From 98 mycobacterial clinical isolates identified on the basis of phenotypic and biochemical criteria, 88 (89.7%) isolates were identified at the species level by rpoBC locus sequences analysis as a standard method. The neighbor-joining phylogenetic tree based on rpoBC sequences of isolates is shown in Figure 2. The sequence from N. farcinica IFM 10152 was used as an outgroup to construct a rooted tree. The phylogenetic tree based on rpoBC was characterized by high robustness within our isolates (almost 80% of the nodes had bootstrap percentages greater than 75%). M. simiae was the most frequently encountered (41 isolates), following by M. fortuitum (20 isolates), M. tuberculosis (15 isolates), and M. kansassi (10 isolates). The remaining strains were mostly rare mycobacteria comprising one to five isolates including M. abscessus group (5 isolates), M. avium complex (5 isolates), and M. chelonae and M. intracellulare one isolate each. The rpoBC locus provided low discrimination within M. abscessus subspecies and members of M. avium complex, as M. abscessus subsp. abscessus, M. abscessus subsp. bolletii and M. abscessus subsp. massiliense had identical sequences. Also M. avium subsp. paratuberculosis and M. yongonense, belonging to M. avium complex, classified in one group.

FIGURE 2
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FIGURE 2. rpoBC sequence-based phylogenetic tree of the clinical isolates of NTM with those of closely related species which computed by the NJ analyses and K2P model. The support of each branch, as determined from 1000 bootstrap samples, is indicated by percentages at each node. Bar 0.01 substitutions per nucleotide position. The corresponding HRM groups are specified in the tree.

The PCR-HRM assay was performed for differentiation of the mycobacterial species using a designed primer set as shown in Figure 1. The analytical sensitivity for HRM assay were conducted on M. fortuitum DNAs, assuming that results would be comparable for the other species, since the use of equivalent DNA concentrations yielded almost similar Cq values for all the tested species. The detection threshold was set at 30 cycles, because Cq values of negative controls were always between 30 and 35, probably because of a slight primer–dimer formation that was undetectable by agarose gel electrophoresis and by melting curve analysis. Using this threshold, the assay was able to accurately and reproducibly detect as few as 10 copies of M. fortuitum. All 88 clinical strains were classified into six distinct groups. Of these 88 prevalent mycobacterial isolates, 81 mycobacteria (92%) could be identified correctly by real-time PCR-HRM assay. The individual sensitivity and specificity of groups were 90–100 and 97–100% on average respectively. Each HRM groups demonstrated different melting temperature and plot pattern (Figure 3). For type categorization, isolates with difference plots within the ±0.2 relative fluorescence unit cut offs, were considered as the “same” type, while isolates with difference plot outside of the ±0.2 RFU cutoffs were denoted as “different.” According to this criteria, M. tuberculosis (H37Rv, Ra) and M. bovis of the MTBC with 81.60 ± 0.00°C were placed together in group 1. M. avium, M. intracellulare, and M. yongonense of the M. avium complex (MAC) (83.00 ± 0.00, 82.90 ± 0.00, and 83.05 ± 0.00°C, respectively), based on the defined cut off, were placed in a single group (group 2). M. simiae (83.25 ± 0.00°C), M. kansasii (81.15 ± 0.00°C), M. fortuitum (84.12 ± 0.00°C) were placed in groups 3, 4, and 6 respectively. M. chelonae (82.60 ± 0.00°C) and M. abscessus (82.50 ± 0.00°C) with difference plots within 0.2, were categorized together in group 5 (Figure 4).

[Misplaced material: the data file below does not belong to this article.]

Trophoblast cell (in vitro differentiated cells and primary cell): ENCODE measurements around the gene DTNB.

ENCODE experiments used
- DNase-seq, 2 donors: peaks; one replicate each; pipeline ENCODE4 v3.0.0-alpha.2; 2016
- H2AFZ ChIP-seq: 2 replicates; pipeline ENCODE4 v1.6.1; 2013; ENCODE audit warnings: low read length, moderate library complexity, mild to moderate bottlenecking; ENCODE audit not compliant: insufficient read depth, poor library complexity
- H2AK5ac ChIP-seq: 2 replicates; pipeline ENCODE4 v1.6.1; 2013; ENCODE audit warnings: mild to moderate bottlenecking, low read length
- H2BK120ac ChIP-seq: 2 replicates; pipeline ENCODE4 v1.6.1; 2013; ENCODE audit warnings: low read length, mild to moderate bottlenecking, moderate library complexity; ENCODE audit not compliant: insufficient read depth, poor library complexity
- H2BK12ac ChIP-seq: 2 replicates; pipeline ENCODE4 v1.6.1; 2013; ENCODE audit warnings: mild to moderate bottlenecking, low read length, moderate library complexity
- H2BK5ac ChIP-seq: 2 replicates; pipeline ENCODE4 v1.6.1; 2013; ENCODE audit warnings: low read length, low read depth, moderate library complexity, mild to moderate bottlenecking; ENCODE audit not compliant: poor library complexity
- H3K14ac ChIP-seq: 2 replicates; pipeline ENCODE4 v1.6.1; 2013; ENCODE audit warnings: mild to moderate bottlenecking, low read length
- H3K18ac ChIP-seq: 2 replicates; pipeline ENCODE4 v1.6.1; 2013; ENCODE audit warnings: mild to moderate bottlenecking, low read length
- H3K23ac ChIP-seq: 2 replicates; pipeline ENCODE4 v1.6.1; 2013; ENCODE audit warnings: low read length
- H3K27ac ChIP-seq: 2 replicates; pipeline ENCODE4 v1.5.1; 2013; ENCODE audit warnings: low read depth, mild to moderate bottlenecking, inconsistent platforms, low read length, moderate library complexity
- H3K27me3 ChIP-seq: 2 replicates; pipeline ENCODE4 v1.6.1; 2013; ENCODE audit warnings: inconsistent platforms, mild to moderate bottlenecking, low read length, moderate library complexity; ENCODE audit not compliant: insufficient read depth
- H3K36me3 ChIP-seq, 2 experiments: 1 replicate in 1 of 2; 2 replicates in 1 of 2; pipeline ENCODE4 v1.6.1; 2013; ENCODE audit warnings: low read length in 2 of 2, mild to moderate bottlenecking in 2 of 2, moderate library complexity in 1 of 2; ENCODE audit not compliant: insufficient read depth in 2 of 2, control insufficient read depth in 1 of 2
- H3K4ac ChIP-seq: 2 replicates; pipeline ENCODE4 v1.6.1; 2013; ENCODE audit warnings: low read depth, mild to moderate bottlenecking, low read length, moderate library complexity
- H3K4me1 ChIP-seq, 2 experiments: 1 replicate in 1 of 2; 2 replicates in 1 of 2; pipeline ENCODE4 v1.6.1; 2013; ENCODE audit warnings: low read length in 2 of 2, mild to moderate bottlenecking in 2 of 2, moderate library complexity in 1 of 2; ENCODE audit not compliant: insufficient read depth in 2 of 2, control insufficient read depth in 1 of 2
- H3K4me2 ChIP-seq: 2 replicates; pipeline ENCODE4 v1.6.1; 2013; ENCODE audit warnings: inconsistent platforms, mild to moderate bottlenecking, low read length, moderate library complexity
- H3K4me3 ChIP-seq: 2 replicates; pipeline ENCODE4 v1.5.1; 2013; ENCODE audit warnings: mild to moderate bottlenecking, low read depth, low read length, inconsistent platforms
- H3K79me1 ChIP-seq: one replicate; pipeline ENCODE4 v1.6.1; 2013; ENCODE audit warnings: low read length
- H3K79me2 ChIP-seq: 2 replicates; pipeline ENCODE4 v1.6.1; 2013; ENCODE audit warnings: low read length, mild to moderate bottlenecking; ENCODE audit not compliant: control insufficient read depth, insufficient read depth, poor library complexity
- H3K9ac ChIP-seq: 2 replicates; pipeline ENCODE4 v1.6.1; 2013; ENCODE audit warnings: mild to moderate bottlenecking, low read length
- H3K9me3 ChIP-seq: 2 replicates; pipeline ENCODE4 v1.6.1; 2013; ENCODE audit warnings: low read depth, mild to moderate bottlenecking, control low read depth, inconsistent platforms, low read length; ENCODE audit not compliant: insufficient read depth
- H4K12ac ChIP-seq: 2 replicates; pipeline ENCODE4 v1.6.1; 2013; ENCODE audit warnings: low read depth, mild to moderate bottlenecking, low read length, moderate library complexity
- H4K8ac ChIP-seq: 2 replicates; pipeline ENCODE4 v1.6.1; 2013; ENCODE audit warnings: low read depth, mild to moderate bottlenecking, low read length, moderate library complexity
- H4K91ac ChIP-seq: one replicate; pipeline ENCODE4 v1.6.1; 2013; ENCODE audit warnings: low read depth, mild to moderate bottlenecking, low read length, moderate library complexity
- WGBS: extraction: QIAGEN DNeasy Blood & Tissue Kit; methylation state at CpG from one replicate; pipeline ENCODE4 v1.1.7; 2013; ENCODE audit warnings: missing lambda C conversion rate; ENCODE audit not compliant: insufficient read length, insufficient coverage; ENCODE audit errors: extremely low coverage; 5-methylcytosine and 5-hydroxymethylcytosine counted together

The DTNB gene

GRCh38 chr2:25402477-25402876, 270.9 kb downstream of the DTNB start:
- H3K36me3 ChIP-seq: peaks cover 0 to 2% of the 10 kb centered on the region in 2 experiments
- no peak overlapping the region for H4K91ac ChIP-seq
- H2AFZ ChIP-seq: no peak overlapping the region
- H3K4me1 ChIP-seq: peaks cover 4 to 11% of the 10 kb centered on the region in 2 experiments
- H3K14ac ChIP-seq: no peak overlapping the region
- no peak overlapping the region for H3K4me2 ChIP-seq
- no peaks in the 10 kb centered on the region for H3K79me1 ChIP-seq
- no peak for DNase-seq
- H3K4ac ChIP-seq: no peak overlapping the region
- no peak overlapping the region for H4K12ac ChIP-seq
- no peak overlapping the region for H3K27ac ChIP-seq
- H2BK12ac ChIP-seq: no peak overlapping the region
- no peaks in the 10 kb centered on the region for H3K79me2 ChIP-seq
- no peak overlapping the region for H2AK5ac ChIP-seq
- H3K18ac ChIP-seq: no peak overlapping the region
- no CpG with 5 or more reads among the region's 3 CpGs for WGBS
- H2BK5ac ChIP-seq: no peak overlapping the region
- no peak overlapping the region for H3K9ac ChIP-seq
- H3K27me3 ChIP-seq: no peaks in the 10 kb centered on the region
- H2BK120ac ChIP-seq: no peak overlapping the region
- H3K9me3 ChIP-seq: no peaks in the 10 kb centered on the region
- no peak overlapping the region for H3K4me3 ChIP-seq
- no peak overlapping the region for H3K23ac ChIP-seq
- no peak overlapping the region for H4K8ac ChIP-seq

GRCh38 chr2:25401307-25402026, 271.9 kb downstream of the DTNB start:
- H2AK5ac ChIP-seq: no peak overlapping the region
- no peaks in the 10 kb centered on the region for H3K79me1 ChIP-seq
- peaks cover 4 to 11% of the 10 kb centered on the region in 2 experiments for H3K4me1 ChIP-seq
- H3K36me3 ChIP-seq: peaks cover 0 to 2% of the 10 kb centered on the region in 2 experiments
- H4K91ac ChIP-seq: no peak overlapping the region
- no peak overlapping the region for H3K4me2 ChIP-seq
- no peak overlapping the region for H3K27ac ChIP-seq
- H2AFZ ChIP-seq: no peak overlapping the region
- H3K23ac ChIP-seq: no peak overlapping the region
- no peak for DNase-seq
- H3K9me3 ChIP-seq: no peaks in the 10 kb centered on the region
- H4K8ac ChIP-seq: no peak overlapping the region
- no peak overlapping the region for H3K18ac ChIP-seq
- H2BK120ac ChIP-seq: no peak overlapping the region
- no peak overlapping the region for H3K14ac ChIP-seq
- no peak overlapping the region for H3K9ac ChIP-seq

FIGURE 3